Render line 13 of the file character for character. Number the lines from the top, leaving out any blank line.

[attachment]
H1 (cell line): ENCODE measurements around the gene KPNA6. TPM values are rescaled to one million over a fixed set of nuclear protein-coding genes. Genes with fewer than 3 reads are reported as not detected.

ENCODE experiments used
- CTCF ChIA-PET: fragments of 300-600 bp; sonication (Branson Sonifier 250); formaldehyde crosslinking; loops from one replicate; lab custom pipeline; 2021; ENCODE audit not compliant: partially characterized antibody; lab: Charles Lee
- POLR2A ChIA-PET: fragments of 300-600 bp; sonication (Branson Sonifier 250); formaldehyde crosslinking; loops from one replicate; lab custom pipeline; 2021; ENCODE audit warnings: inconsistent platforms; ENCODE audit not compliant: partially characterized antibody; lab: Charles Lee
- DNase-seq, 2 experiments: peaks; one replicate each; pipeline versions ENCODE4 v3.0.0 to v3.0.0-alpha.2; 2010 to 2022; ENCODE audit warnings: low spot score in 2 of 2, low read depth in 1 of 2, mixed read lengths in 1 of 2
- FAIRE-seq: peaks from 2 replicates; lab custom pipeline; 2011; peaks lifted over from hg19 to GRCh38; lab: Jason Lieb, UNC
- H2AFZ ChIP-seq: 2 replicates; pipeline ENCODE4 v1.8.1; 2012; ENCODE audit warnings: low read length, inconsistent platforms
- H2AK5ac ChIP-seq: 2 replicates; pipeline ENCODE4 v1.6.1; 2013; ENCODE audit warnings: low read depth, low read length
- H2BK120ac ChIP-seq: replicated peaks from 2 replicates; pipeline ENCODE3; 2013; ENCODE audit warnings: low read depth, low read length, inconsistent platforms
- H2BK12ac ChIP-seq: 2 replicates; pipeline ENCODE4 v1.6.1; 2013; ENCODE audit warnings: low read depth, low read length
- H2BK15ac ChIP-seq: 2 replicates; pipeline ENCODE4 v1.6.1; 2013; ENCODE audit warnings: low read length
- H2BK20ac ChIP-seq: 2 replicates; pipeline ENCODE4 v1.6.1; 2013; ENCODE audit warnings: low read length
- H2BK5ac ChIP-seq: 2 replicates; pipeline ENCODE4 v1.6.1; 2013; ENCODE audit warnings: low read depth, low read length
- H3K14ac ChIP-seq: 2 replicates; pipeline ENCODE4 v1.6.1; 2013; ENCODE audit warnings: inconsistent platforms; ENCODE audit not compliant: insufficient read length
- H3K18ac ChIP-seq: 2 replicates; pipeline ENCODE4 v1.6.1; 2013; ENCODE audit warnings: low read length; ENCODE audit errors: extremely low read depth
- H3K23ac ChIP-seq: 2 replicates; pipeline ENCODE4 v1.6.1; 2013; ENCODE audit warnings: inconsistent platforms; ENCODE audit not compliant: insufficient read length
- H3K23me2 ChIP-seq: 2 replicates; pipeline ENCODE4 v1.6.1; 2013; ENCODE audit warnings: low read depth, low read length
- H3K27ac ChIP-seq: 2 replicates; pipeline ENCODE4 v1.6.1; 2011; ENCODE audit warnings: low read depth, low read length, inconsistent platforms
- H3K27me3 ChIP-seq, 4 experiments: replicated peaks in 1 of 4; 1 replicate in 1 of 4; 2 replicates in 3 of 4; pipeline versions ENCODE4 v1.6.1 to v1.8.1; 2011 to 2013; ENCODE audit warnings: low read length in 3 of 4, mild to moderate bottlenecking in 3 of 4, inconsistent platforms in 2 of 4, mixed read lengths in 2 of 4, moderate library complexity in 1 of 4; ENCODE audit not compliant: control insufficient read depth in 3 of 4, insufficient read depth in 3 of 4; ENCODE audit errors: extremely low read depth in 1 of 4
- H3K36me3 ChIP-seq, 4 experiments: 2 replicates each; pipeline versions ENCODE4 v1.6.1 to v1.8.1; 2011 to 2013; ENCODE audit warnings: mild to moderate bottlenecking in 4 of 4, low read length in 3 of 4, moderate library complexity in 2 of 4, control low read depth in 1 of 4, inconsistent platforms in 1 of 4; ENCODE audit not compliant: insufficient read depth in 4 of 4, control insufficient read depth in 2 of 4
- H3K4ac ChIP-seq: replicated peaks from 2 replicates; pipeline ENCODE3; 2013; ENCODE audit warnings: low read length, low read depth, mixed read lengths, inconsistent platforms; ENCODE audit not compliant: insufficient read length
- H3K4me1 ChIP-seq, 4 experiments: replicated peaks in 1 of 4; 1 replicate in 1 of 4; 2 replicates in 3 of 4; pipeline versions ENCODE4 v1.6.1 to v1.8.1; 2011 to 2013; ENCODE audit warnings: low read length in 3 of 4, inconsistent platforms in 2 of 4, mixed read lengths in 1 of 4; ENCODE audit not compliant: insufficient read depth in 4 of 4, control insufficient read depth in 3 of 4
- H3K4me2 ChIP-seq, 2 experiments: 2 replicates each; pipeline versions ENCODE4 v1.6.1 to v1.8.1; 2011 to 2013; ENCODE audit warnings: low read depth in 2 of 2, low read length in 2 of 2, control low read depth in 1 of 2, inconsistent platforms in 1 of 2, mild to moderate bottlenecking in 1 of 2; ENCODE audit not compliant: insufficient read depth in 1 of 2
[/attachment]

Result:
- H2BK5ac ChIP-seq: 2 replicates; pipeline ENCODE4 v1.6.1; 2013; ENCODE audit warnings: low read depth, low read length